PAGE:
Thursday, April 3, 2014
ZOMBIES! - A Cultural Advantage that B. F. Westcott Did Not Enjoy
I also have advantages that my intellectual forebears did not. C. F. D. Moule and Morna Hooker (the doctoral supervisors of my doctoral supervisors) entered the field without computers or word processors. On one level, this fact is so obvious that it is uninteresting. On another level, it baffles me. How might my brain work differently, more deliberately, more carefully if I didn't have spell check or a backspace key?
Or what about this one: I probably have hundreds of ancient texts and their references committed to memory. I could give you lines from 11Q13 off the top of my head. I could tell you where to find most of Josephus' commentary on exorcism. Daniel 7:13-14, 2 Samuel 7:12-14, Psalm 2, Psalm 110, etc. These are just party tricks I've acquired over the years. This doesn't speak to my intelligence, per se; it just seeps in over time. I have no doubt that my coal-mining grandfather had a similar list of items in his head related to his day-to-day responsibilities. The memory of B. F. Westcott must have included thousands of such details.
I realized yesterday that I needed to refer to Matthew's bizarre account of the tombs opening when Jesus died. I guessed that it would be found somewhere in Matthew 27, but I didn't know exactly. Here is my first point: why would I need to know? I am a fully functioning member of the information age. I have this information at my finger tips.
Call it a crutch, but I use the google search engine several times a day. It is a tool in my belt that B. F. Westcott did not enjoy. Professor Westcott had to keep a vast array of mnemonic networks active in a way that I simply do not. Now, New Testament studies of my generation is much more interdisciplinary than his was, so I have other sorts of mental networks. Moreover, Professor Westcott wouldn't have memorized any of the 11Q texts because they hadn't been discovered yet (alongside a host of other unpublished texts). Even so, that generation was just more impressive than we children of google. We might have folks that are off-the-charts smart (e.g. Ryan Hemmer), but we're not and will never be Morna Hooker.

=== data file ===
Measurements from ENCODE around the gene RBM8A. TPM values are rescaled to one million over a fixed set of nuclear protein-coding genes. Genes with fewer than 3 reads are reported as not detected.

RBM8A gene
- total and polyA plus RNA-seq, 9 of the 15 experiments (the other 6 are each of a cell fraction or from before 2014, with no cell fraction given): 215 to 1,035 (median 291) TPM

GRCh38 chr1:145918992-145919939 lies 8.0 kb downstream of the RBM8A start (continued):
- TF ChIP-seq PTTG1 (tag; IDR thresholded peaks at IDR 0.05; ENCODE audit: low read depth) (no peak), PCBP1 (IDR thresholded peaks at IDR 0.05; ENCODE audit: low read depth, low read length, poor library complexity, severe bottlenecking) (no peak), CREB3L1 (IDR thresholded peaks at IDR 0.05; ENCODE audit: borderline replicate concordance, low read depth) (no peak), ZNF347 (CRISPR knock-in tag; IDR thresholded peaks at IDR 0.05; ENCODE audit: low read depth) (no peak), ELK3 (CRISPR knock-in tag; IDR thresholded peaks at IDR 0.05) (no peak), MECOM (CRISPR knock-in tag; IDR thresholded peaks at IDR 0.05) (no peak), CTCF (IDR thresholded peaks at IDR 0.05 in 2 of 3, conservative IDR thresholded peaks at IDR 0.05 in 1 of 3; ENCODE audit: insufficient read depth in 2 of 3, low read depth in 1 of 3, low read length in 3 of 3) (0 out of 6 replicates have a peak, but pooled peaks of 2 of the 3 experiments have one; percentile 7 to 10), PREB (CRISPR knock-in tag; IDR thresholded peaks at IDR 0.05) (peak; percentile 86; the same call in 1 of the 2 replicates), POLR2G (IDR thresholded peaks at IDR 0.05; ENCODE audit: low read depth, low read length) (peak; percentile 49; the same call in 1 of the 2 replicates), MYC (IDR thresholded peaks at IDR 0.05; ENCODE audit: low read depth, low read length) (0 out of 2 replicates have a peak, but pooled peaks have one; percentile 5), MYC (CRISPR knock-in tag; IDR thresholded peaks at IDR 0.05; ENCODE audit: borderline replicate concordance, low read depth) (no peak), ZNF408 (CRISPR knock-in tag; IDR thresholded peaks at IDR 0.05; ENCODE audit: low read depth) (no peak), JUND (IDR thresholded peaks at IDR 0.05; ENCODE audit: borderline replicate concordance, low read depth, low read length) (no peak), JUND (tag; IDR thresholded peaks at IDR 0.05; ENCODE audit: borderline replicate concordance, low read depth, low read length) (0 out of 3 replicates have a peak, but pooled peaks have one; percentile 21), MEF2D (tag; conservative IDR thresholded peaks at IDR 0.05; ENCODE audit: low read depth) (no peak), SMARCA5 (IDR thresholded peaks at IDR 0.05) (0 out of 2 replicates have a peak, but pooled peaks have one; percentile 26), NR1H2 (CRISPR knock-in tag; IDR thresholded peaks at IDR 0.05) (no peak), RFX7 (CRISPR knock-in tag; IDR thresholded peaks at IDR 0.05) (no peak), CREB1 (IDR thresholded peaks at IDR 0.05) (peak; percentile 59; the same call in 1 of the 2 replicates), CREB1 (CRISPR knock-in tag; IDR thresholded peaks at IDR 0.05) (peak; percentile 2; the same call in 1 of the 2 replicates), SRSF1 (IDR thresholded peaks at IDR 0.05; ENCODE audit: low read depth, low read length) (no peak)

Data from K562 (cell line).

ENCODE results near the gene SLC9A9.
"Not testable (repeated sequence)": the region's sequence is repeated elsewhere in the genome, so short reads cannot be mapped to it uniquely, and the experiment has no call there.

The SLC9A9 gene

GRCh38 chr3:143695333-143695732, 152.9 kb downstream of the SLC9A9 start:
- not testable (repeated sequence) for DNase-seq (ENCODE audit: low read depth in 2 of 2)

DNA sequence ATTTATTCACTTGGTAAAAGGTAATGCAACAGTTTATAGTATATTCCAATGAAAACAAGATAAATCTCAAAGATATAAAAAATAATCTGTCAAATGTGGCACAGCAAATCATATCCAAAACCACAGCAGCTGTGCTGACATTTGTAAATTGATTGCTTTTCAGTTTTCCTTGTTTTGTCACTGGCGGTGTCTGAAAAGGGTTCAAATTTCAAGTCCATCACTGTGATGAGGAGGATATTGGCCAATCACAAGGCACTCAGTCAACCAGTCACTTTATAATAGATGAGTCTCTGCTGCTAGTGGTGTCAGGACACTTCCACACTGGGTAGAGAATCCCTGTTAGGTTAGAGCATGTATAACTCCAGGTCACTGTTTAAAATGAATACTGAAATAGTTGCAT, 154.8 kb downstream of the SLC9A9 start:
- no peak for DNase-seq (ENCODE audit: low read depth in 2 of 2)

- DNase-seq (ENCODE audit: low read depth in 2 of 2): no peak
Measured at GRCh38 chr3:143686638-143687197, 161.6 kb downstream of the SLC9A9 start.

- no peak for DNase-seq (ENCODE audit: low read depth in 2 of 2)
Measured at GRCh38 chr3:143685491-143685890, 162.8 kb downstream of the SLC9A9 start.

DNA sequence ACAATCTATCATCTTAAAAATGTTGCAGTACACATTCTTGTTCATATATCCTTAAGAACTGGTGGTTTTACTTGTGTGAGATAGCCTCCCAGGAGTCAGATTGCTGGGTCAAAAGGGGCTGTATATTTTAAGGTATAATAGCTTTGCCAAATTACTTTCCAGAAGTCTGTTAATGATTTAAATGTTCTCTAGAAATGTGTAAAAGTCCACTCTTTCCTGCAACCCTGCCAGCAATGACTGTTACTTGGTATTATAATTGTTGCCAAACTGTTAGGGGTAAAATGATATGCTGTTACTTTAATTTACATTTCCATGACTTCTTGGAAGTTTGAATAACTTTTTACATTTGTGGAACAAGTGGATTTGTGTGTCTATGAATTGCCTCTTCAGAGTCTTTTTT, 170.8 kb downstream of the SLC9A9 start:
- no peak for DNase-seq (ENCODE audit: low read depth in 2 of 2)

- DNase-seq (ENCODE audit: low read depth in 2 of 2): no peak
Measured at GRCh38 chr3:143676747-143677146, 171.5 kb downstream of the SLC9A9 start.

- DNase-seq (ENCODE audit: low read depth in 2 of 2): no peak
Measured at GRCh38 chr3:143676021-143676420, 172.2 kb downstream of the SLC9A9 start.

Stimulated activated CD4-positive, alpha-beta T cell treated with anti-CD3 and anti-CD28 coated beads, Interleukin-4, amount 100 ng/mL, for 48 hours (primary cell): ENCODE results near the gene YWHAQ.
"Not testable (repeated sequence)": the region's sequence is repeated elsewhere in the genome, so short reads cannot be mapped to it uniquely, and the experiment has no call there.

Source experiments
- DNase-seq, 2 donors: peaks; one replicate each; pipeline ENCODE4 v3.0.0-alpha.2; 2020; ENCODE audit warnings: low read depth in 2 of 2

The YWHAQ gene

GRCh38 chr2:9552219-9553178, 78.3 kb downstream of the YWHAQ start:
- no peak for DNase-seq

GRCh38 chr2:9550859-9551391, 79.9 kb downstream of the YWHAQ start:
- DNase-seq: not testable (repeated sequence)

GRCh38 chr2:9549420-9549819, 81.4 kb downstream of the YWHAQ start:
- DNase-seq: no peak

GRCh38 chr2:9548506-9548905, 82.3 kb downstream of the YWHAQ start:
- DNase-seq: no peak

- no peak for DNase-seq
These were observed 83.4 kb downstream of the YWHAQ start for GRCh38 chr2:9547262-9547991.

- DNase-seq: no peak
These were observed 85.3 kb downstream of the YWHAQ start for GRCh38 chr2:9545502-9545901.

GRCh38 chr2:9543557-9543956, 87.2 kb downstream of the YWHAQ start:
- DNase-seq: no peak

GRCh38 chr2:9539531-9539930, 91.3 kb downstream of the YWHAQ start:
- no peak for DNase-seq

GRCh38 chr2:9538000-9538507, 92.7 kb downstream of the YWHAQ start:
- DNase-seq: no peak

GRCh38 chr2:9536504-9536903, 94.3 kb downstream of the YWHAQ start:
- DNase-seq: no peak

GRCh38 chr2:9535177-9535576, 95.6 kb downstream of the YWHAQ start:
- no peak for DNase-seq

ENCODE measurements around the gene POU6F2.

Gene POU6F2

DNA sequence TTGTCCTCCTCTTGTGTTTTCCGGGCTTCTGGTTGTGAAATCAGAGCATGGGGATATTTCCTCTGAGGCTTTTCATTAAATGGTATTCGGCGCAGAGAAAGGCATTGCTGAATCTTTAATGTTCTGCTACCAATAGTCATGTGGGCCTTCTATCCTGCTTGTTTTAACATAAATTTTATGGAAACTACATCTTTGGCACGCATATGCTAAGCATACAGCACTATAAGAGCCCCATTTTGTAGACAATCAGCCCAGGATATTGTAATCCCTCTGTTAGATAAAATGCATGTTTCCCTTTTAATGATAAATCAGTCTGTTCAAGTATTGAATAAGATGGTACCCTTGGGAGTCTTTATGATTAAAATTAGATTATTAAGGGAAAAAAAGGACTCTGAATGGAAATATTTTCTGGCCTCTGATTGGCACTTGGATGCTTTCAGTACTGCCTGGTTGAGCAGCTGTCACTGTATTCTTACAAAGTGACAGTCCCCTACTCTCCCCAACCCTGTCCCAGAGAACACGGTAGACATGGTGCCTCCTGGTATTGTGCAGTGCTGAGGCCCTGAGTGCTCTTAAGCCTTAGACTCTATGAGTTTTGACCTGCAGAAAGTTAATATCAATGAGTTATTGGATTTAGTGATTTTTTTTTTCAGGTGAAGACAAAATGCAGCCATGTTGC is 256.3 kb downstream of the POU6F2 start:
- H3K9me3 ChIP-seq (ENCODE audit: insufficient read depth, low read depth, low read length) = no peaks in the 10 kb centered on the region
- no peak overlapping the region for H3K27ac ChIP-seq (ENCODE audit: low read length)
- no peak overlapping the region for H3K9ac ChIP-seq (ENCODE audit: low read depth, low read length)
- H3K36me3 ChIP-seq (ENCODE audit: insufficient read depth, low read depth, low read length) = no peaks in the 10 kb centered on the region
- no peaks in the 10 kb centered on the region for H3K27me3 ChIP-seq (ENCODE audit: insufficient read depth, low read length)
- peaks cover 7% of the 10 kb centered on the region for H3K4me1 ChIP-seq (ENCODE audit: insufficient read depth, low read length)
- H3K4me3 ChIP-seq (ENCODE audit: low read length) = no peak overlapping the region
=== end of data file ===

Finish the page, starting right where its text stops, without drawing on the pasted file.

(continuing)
So I was working toward a deadline yesterday and I wanted to cite Matthew's crazy resurrection story with an exact scriptural address. It took me about three seconds:
I am well-aware that Matthew is illustrating the age of resurrection, not the zombie apocalypse. But I figured there must be about a million The Walking Dead, Shawn of the Dead, Zombieland-obsessed folks on the internet. Moreover, I guessed that some of this zombie zeitgeist had seeped into New Testament-related humor. It didn't take me more than three seconds to guess that "matthew's zombies" would give me the information I needed. In all honesty, I'm not sure how much of this went through my head, I just typed these two words with a specific expectation. Sure enough, this phrase yielded what I needed immediately and (this indeed was surprising) as the first search result. What a strange and wonderful world.
The world wide web has connected networked pop culture to academia in unprecedented ways. But the more important point is this: these networks are vast and labyrinthine. Our basic tools give us access to an ocean of data that would have been unimaginable to B. F. Westcott. It takes a discerning eye, but the benefits are manifold. I can't help but think that we are completely unworthy of this power. As compared to B. F. Westcott's intellectual acumen, we're mindless, glassy-eyed, hungry droolers, wandering the internet reading blogs like this one.